MCENANY: No one is taking access or data away from the CDC. And this is all about getting more data out there, not less data and ensuring in particular that our doctors get that daily data.

ACOSTA: The President responded to the turmoil by demoting campaign manager Brad Parscale replacing him with political advisor Bill Stepien. Parscale found himself in hot water after Mr. Trump's disappointing rally in Oklahoma, where thousands of seats went empty. And Mr. Trump said he'd like to see less testing for the virus.

TRUMP: So I said to my people slow the testing down, please.


ACOSTA: Now, as for Dr. Fauci, some Trump advisors appear to be getting the message that the infectious diseases expert is more trusted than the President.

One senior Trump advisor told me some of the latest polling has gotten their attention adding, "I think when over 60 percent of the public trust Fauci on COVID-19" that should be taken into consideration.


And Wolf as for the Press Secretary's comments on sending children back to school, we should note she was trying to cite a study in the Journal of the American Medical Association that suggests that children can go back to school with a low risk of contracting COVID- 19. But the Press Secretary and the White House, really writ large Wolf, they've avoided this question, this issue of whether children going back to school can infect their parents, their teachers and other employees at their schools. Wolf.

BLITZER: Yes. Let's not forget hundreds, hundreds of Americans almost 1000, in fact, yesterday died just yesterday from coronavirus.

All right, Jim Acosta reporting for us. Thank you.

Let's get some more in all of this. Our Chief Medical Correspondent Dr. Sanjay Gupta is with us.

Sanjay just look at the number of hospitalizations in the United States right now, how big of an indicator is that of things heading in the wrong direction?

DR. SANJAY GUPTA, CNN CHIEF MEDICAL CORRESPONDENT: Well, you know, the first thing you sort of realize when you look at that, Wolf, is this whole idea that that testing more is leading to more cases. That obviously is not the case when you look at the hospitalizations also going up more testing wouldn't lead to more hospitalizations.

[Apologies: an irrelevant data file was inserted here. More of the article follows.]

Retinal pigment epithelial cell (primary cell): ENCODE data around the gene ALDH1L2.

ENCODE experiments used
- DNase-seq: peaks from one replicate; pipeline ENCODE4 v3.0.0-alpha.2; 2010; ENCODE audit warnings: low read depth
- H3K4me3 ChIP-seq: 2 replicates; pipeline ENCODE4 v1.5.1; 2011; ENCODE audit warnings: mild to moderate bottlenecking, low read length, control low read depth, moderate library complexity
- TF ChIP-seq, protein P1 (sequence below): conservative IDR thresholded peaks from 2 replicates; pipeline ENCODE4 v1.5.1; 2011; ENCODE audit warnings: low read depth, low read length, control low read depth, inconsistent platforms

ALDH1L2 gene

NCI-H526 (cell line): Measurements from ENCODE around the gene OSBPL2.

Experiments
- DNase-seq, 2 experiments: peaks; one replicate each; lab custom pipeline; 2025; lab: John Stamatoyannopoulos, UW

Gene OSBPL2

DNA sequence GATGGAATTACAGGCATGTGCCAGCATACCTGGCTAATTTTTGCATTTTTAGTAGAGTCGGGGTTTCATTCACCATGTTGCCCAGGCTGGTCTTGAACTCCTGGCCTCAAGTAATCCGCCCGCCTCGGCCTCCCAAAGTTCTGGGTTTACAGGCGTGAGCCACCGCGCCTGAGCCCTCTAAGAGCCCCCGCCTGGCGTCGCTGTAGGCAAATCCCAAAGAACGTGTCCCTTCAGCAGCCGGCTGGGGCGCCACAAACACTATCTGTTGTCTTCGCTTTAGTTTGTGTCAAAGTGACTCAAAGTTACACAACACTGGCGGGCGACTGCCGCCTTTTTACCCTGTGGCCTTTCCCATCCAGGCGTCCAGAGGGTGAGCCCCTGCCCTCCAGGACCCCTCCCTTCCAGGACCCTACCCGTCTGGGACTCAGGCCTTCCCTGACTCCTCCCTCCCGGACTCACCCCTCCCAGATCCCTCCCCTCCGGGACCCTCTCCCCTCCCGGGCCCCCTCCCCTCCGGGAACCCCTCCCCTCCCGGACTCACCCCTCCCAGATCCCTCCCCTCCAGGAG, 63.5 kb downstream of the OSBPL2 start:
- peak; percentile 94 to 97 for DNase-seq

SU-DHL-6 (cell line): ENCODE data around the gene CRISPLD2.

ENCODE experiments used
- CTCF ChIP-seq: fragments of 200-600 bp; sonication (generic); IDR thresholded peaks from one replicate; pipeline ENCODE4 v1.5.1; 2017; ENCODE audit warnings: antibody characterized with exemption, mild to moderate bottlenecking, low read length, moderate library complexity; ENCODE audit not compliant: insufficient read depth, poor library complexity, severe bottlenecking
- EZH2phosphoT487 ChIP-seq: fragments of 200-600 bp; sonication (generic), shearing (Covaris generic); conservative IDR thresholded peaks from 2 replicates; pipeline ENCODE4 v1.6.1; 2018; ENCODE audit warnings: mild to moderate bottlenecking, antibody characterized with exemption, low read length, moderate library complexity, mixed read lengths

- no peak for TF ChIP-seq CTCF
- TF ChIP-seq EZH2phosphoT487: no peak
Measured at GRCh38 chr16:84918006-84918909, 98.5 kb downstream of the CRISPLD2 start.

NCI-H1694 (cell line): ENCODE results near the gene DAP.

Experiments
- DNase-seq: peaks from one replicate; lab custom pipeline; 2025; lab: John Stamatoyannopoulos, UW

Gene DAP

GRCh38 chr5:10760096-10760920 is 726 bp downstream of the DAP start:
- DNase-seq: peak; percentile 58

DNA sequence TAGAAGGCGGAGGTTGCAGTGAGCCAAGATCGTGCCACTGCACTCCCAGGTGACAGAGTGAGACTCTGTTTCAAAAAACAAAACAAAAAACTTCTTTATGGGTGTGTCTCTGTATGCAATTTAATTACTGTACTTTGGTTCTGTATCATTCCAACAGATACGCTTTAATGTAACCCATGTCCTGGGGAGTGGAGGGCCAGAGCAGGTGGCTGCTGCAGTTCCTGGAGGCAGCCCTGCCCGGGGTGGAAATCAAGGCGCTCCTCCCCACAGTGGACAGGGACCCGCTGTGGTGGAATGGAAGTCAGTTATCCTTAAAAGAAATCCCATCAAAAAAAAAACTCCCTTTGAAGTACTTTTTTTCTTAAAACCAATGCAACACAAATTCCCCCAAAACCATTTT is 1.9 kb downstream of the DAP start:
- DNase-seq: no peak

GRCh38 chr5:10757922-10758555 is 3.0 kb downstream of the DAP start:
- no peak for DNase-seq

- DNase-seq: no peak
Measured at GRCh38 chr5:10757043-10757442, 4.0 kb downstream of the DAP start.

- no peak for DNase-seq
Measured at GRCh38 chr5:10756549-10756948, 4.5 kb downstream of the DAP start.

You can see a clear graph here in terms of what's happening. So this is a real concern, Wolf, it's a predictable sort of thing. You have a certain period of time after you start to see an increase in the number of infections, you're going to see an increase in the number of hospitalizations.

And sadly, you know, Wolf, a couple weeks from now, we will also see an increase in the number of deaths, which, you know, it's tough to sort of acknowledge that this far into the pandemic that we're still going in the wrong direction there.

One thing, Wolf, it's worth pointing out as we talked about hospital resources, we talked about hospital beds and ventilators and things like that, I think, you know, one of the biggest challenges is staff, respiratory therapists, for example, who actually you know, use those breathing machines to help the patient and help staff the ICUs. All of that if there's too much of a surge, it can be very tough on the staff. If staff gets sick, that can really reduce the capacity as well.

So, all these things I think together are pretty concerning, Wolf.